Have you ever worked in a facility, came in one day and found that someone you had been working with was discharged and you have no idea what happened to them? I remember that happening a lot when I was a new grad, a few decades ago, in an acute-care hospital. The physical therapists were not really involved in discharge planning back then. Since that time, we are now active participants in discharge teams and we follow through with our patients to ensure they get to the appropriate next step when we have done all we can for them in our setting. That is care management. When I worked at the Visiting Nurse Service of New York CHOICE program, we were even eligible to become certified care managers. If I was discharging patients, I knew exactly where they were going next, when they should start there and who would be taking over their care at that point.
That doesn't seem to be happening here. I'm finding more and more clients who have been discharged from a service into oblivion. I saw a man yesterday who had a CVA years ago, but never had rehab after leaving the acute-care hospital. Trust me, he needed it. I saw a lady today who had a CVA in November of last year and I'm the first therapist she has seen since. The fascinating thing to me is that in both cases there are involved family who could have spoken up on the patient's behalf, but didn't due to lack of awareness of programs or options available.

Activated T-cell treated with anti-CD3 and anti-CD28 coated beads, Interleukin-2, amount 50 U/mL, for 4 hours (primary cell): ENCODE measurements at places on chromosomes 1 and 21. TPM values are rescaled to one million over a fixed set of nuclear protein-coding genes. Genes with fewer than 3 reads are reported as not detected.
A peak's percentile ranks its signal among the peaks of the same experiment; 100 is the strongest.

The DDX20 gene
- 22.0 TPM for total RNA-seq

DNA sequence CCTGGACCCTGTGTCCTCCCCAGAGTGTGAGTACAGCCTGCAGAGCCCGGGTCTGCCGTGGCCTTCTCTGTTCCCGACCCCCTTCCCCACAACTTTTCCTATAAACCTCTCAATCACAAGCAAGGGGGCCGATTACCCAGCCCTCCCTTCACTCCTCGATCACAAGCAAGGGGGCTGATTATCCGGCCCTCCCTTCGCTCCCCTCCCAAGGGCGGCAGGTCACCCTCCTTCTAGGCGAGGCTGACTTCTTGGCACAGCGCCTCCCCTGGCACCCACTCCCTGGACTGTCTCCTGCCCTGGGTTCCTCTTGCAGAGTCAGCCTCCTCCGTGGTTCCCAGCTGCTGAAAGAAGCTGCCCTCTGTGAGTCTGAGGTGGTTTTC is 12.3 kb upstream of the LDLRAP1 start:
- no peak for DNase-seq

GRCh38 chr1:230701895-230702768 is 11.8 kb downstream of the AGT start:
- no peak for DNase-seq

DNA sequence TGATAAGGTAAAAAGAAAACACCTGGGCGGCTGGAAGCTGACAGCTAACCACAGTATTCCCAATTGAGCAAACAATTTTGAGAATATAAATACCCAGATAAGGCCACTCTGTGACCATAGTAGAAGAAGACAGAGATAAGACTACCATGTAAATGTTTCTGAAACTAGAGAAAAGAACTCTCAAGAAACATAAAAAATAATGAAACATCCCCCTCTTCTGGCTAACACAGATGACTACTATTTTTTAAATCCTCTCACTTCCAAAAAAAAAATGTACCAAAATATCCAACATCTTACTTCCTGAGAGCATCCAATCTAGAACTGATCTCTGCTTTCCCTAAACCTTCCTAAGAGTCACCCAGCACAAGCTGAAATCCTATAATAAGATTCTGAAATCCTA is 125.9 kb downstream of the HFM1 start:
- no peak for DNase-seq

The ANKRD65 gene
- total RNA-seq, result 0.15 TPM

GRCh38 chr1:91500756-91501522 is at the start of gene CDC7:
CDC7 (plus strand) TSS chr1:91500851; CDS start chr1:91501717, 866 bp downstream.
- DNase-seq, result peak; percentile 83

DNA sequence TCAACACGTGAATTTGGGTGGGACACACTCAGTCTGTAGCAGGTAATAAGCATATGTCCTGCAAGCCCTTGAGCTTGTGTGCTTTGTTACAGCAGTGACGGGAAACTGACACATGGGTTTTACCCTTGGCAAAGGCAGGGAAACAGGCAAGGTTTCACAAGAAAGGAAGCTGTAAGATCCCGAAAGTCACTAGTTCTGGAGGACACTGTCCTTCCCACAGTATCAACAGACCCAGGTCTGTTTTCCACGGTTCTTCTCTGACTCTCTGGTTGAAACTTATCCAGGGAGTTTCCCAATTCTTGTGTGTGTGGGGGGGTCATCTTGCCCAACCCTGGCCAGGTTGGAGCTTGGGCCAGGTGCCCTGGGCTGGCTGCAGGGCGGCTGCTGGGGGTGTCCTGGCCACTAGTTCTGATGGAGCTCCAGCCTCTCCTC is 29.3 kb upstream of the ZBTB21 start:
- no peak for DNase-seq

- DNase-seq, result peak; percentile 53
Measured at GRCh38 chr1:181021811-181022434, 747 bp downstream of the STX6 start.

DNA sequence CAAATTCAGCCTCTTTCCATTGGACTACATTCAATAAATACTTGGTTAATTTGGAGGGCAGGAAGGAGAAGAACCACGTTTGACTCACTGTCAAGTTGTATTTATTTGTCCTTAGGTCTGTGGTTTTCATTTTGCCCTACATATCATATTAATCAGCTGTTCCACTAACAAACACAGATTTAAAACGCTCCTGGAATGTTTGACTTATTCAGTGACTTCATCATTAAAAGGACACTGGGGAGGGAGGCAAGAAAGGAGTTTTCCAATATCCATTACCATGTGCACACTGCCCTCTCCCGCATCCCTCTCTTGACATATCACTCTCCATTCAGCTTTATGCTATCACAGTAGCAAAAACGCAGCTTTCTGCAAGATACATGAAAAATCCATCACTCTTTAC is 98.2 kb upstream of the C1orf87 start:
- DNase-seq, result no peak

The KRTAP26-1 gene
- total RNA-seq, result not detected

There are lots of services available here, so that is not the problem. The only real obstacle I see is not a system one, but rather an attitude one. "That's not our remit," translates into, "That's not my job," and seems to be the pervasive attitude among many therapists here. Too often this week I've been thanked for "taking such an exceptional interest in me!" Is this the result of clinicians being the equivalent of civil servants? Is this simply the British mindset? I don't know but I sure hope I don't ever fall into the "not my remit" state of mind!